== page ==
Fig 6 provides the current distribution of the antenna. At 7 GHz, a concentrated current flows on the lower edge of the radiating patch. At 10 GHz, a strong current excites the notched ground plane, feed line, and arc-shaped strip. This suggest that the arc-shaped strip, notch ground plane, and lower portion of the radiating patch plays a significant role in achieving a wide impedance bandwidth. It can also be observed that the electric currents are concentrated around the feeding strip. Thus, the ground plane significantly affects the impedance radiation performance of the antenna. At 15 GHz, the concentrated current flows from the feed line to the lower portion of radiating patch, radiating patch strip, and arc- shaped strip. Again, at 21GHz, a strong current is distributed on the notch ground plane, feed line to the radiating patch, corner of arc-shaped strip, ra, rb as well as on the radiating patch slot. It is observed that a significant amount of current is distributed on the patch at all frequencies. In addition, the concentrated current is observed on the antenna’s ground plane at all operating frequencies, which confirms the significant effects on the antenna performance. The measured radiation patterns at 4.9 GHz and 7 GHz are shown in Fig 7. As indicated in the figure, the antenna shows omnidirectional radiation pattern in both xz- and yz-planes. At 10 GHz and 15 GHz (in Fig 8), the antenna observes omnidirectional and quasi-omnidirectional patterns at xz-plane and yz-plane, respectively. At higher band, antenna at both planes observes quasi-omnidirectional radiation patterns. The peak gain and radiation efficiency of the antenna is shown in Fig 9. As shown in the figure, the antenna operates a gain above 3.58 dBi at the UWB band and drops at the higher band. The radiating efficiency is above 77% over the entire operating band. To investigate the transfer function consistency in the frequency-domain, the antennas are examined in a face-to-face scenario. In this scenario, two identical antennas are placed at a distance of 50 cm. The measured magnitude of S21 is shown in Fig 10. In Fig 11, the measured group delay is observed. As shown in the figure, the group delay variation is less than 0.49 ns over the entire operating band. A parameter study has been performed to observe the impedance matching of the antenna. In the simulation of the antenna, when one parameter changes, the rest of the parameters are kept similar to the optimization parameters listed in Table 1. Fig 12 shows the variation of s on the proposed antenna. By increasing s to +1mm, a matching at lower frequencies is occurred. Although, a better matching occurred at higher frequencies, a bandwidth reduction results at the higher end band. Again, with decreasing s, a mismatch occurs on the middle resonant frequencies and shifts upwards, resulting in a bandwidth reduction on the antenna. Hence, s = 0.2mm was chosen as the control model. Fig 13 shows the variation of rarc on the proposed antenna. With decreasing rarc, the operating bandwidth remains the same. However, with increasing rarc, a mismatch occurs on the upper resonant frequency. The higher frequency band shifts upward, and as a result of this, bandwidth reduction is observed. Hence, rarc = 2.7mm was chosen as the control model in the design. Fig 14 shows the variation of rp on the antenna. With decreasing rp, the bandwidth remains same. But with increasing rp, the operating band decreases as the frequencies at the upper band shifts upwards. Hence, rp = 4.5mm was chosen as the control model.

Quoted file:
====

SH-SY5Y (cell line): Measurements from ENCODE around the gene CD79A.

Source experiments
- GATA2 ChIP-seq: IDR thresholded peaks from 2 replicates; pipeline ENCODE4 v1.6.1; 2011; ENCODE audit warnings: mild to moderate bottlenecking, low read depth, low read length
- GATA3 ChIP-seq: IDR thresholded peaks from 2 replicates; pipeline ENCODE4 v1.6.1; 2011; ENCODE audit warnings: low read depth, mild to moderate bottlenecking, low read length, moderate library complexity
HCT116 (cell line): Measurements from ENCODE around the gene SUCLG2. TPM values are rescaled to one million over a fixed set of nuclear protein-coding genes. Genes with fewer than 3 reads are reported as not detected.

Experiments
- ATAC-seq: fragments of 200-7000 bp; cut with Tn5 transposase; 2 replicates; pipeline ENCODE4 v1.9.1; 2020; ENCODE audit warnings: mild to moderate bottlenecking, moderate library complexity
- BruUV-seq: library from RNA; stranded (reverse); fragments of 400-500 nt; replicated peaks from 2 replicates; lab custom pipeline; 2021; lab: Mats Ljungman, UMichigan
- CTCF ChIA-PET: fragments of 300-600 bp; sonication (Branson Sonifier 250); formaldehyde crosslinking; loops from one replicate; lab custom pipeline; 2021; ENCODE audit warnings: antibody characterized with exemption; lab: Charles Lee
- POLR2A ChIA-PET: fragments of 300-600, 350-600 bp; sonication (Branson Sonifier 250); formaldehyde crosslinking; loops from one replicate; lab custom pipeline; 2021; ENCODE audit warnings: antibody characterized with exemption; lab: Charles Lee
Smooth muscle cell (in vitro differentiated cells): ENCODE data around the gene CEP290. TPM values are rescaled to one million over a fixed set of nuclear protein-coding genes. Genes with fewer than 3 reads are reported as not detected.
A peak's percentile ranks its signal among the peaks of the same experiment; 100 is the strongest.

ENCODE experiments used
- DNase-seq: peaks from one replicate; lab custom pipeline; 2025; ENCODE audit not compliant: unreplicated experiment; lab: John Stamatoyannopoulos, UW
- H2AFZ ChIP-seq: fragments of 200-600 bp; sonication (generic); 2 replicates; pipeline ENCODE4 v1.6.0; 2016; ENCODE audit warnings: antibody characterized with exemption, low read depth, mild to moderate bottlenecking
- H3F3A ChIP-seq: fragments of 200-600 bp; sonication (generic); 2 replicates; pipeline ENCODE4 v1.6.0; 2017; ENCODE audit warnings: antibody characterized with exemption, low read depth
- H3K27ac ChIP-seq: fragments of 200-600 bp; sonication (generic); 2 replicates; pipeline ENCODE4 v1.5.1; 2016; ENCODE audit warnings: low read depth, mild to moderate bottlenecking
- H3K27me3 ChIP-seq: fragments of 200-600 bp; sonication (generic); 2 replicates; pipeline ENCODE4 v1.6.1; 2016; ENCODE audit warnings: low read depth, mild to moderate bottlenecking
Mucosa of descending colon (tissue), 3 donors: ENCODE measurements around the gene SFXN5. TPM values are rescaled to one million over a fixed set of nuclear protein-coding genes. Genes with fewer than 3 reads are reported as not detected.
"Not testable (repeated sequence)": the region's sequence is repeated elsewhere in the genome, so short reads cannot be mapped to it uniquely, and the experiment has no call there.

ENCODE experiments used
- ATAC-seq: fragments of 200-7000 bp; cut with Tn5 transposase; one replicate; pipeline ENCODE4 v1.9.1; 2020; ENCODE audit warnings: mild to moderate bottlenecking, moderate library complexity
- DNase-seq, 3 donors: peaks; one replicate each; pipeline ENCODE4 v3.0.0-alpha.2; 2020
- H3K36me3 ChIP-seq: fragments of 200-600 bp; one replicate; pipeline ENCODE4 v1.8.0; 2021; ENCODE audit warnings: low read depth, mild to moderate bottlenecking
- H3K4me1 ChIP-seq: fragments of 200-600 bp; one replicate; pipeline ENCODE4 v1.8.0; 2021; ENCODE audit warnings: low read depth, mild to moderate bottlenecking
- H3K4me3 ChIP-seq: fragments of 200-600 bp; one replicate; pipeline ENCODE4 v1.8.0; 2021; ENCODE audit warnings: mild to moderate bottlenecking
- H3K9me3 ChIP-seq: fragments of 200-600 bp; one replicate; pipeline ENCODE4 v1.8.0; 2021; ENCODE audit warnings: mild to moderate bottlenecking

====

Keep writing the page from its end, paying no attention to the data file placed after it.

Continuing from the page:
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Fig 6. Simulated current distribution at a) 7GHz, b) 10GHz, c) 15GHz, d) 21GHz.

https://doi.org/10.1371/journal.pone.0168013.g006